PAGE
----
Mr Fraser, of course has been especially vocal in recent times and spoken out about the plight of asylum seekers – if only some of our incumbent politicians shared and expressed his same convictions!
Yesterday afternoon, I received a response from Rio Tinto, as well as a call from their media representative, who assured me that they had commenced their investigations on Friday evening. It is comforting to know that an organisation like Rio Tinto would never condone such behaviour.
Irrespective of whether he is a mere Twitter troll or an actual Rio Tinto employee, the attitude of @GregJessop1 is indicative of a deeper malaise in this wonderful country of ours: a high level of low level racism, a form of racism Waleed Aly has described as “subterranean racism.” I used to think that on social media people were more inclined to make irrational and utterly vile comments under the cover of false identities than they would in person, in real situations. But the recent racial rants on public transport which has been reported in Sydney, Melbourne, Perth and even Canberra disprove this theory.
But this begs the question: what is the root cause of this type of hateful bigotry? Wherever this bigotry stems from, there is little doubt that the current and thoroughly toxic political debate which wilfully demonises asylum seekers is fuelling it. There have been hundreds of op-eds written by advocates across the political spectrum criticising the character of political debate about asylum seekers, and there is nothing I can recount here that hasn’t been written many times before: that, compared to other refugee-hosting countries, Australia receives a very small number of asylum applications and we are in no danger of being “swamped”; or that we are a signatory to the United Nations Refugee Convention and are in breach of Article 31 every time we load men, women and children onto a bus at Christmas Island and then transport and “detain” them for an indefinite period of time; or that the countless health-care professionals have advised that indefinite detention leads to irreparable mental damage and ultimately, in some cases, to suicide. But we have all heard that before.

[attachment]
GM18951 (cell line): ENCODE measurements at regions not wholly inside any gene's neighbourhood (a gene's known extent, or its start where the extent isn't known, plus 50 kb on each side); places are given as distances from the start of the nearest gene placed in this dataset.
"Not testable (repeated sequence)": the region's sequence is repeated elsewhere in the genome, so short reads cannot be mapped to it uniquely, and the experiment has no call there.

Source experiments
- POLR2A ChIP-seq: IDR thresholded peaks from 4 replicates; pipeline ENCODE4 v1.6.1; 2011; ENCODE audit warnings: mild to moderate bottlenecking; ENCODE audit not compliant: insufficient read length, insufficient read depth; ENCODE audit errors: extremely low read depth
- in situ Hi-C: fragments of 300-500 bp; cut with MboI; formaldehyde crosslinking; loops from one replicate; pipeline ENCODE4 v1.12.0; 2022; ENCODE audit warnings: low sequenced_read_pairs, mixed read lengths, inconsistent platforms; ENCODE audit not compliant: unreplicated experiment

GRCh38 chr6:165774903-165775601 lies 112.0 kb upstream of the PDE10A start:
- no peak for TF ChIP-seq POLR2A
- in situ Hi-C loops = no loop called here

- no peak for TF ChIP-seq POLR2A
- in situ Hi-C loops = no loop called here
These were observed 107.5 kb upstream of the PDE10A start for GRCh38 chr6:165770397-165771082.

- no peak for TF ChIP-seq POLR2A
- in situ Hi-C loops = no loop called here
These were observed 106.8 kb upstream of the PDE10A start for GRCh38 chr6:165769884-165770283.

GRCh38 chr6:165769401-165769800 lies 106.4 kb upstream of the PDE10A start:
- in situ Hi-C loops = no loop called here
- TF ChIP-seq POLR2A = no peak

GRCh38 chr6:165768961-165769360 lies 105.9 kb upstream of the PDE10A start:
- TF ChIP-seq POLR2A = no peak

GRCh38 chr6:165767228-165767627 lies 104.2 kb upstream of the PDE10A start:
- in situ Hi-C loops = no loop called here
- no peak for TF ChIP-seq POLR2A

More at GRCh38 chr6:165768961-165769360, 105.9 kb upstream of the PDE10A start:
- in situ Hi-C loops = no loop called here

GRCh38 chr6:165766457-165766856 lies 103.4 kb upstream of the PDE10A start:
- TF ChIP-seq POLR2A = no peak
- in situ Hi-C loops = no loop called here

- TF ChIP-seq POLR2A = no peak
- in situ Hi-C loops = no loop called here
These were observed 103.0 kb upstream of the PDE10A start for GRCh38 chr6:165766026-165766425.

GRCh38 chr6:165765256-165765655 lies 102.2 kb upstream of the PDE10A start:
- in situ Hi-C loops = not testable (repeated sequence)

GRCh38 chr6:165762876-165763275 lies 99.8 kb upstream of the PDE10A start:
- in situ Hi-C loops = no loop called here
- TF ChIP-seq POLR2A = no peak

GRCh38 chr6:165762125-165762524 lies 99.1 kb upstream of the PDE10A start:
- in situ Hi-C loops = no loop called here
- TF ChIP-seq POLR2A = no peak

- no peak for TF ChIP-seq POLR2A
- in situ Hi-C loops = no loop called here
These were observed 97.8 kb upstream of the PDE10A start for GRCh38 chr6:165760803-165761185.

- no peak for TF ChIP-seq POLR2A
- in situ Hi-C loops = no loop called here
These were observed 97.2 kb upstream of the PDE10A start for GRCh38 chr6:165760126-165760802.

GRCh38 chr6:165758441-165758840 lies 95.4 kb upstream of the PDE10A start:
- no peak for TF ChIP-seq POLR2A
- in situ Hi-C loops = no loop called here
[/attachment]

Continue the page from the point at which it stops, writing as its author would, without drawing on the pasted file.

Australia’s refugee policy is symptomatic of a political preparedness to pander to short-term electoral interest over tenable long-term planning, much less humanitarian concern. With a federal election looming and an incumbent government needing to pull a political rabbit out the hat, it is hard to see how things could improve – indeed, the likelihood is that the politicking at the expense of asylum seekers will only get worse.
But our politicians’ nonsensical and frequently inhumane remarks about asylum seeker policy are partly, if not largely, based on what they believe Australians want. If the brutal logic of deterrence, of “stopping the boats,” wasn’t a vote-winner and didn’t represent an advantage in the opinion polls, surely the political discourse would be different. We, my friends, are part of the problem. It’s time to become part of the solution.
Mariam Veiszadeh is a lawyer, writer and Welcome to Australia ambassador.
Check out “Greg Jessop” here
Check out our Twitter feed where “Greg Jessop” has been spending a lot of time